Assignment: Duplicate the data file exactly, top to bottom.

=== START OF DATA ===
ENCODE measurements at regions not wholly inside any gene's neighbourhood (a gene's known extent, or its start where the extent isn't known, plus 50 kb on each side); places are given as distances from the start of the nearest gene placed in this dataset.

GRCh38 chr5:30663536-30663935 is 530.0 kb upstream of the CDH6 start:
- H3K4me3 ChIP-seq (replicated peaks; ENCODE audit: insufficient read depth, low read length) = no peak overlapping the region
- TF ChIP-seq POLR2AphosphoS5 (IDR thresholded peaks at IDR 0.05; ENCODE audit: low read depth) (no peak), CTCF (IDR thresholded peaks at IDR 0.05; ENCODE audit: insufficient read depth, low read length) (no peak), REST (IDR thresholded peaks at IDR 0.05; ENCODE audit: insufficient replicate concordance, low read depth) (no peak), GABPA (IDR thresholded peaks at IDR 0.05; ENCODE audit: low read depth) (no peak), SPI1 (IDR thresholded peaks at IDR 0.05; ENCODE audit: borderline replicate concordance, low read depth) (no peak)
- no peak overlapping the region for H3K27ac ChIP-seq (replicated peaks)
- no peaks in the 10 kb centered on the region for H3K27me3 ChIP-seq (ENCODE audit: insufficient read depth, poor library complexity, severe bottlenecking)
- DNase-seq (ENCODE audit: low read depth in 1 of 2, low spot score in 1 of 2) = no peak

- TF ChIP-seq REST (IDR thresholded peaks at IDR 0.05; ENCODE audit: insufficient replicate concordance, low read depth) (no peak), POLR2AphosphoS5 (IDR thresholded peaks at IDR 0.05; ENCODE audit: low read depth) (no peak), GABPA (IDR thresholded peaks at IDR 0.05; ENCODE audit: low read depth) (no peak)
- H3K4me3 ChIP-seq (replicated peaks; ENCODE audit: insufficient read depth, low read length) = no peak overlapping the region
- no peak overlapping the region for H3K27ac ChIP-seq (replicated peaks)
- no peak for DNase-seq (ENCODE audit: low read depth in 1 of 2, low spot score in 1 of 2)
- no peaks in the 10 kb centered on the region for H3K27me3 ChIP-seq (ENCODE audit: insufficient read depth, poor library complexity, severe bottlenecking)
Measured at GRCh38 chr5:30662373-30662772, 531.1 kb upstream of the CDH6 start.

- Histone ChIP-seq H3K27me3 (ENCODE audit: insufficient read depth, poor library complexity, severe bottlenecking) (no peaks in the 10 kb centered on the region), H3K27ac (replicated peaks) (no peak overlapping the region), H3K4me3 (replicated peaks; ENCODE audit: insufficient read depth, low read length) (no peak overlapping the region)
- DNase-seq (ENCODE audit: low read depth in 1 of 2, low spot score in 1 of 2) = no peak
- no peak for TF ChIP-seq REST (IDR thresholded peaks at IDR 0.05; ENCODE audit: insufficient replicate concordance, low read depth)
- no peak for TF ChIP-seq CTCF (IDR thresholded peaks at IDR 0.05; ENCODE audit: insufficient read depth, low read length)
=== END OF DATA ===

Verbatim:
ENCODE measurements at regions not wholly inside any gene's neighbourhood (a gene's known extent, or its start where the extent isn't known, plus 50 kb on each side); places are given as distances from the start of the nearest gene placed in this dataset.

GRCh38 chr5:30663536-30663935 is 530.0 kb upstream of the CDH6 start:
- H3K4me3 ChIP-seq (replicated peaks; ENCODE audit: insufficient read depth, low read length) = no peak overlapping the region
- TF ChIP-seq POLR2AphosphoS5 (IDR thresholded peaks at IDR 0.05; ENCODE audit: low read depth) (no peak), CTCF (IDR thresholded peaks at IDR 0.05; ENCODE audit: insufficient read depth, low read length) (no peak), REST (IDR thresholded peaks at IDR 0.05; ENCODE audit: insufficient replicate concordance, low read depth) (no peak), GABPA (IDR thresholded peaks at IDR 0.05; ENCODE audit: low read depth) (no peak), SPI1 (IDR thresholded peaks at IDR 0.05; ENCODE audit: borderline replicate concordance, low read depth) (no peak)
- no peak overlapping the region for H3K27ac ChIP-seq (replicated peaks)
- no peaks in the 10 kb centered on the region for H3K27me3 ChIP-seq (ENCODE audit: insufficient read depth, poor library complexity, severe bottlenecking)
- DNase-seq (ENCODE audit: low read depth in 1 of 2, low spot score in 1 of 2) = no peak

- TF ChIP-seq REST (IDR thresholded peaks at IDR 0.05; ENCODE audit: insufficient replicate concordance, low read depth) (no peak), POLR2AphosphoS5 (IDR thresholded peaks at IDR 0.05; ENCODE audit: low read depth) (no peak), GABPA (IDR thresholded peaks at IDR 0.05; ENCODE audit: low read depth) (no peak)
- H3K4me3 ChIP-seq (replicated peaks; ENCODE audit: insufficient read depth, low read length) = no peak overlapping the region
- no peak overlapping the region for H3K27ac ChIP-seq (replicated peaks)
- no peak for DNase-seq (ENCODE audit: low read depth in 1 of 2, low spot score in 1 of 2)
- no peaks in the 10 kb centered on the region for H3K27me3 ChIP-seq (ENCODE audit: insufficient read depth, poor library complexity, severe bottlenecking)
Measured at GRCh38 chr5:30662373-30662772, 531.1 kb upstream of the CDH6 start.

- Histone ChIP-seq H3K27me3 (ENCODE audit: insufficient read depth, poor library complexity, severe bottlenecking) (no peaks in the 10 kb centered on the region), H3K27ac (replicated peaks) (no peak overlapping the region), H3K4me3 (replicated peaks; ENCODE audit: insufficient read depth, low read length) (no peak overlapping the region)
- DNase-seq (ENCODE audit: low read depth in 1 of 2, low spot score in 1 of 2) = no peak
- no peak for TF ChIP-seq REST (IDR thresholded peaks at IDR 0.05; ENCODE audit: insufficient replicate concordance, low read depth)
- no peak for TF ChIP-seq CTCF (IDR thresholded peaks at IDR 0.05; ENCODE audit: insufficient read depth, low read length)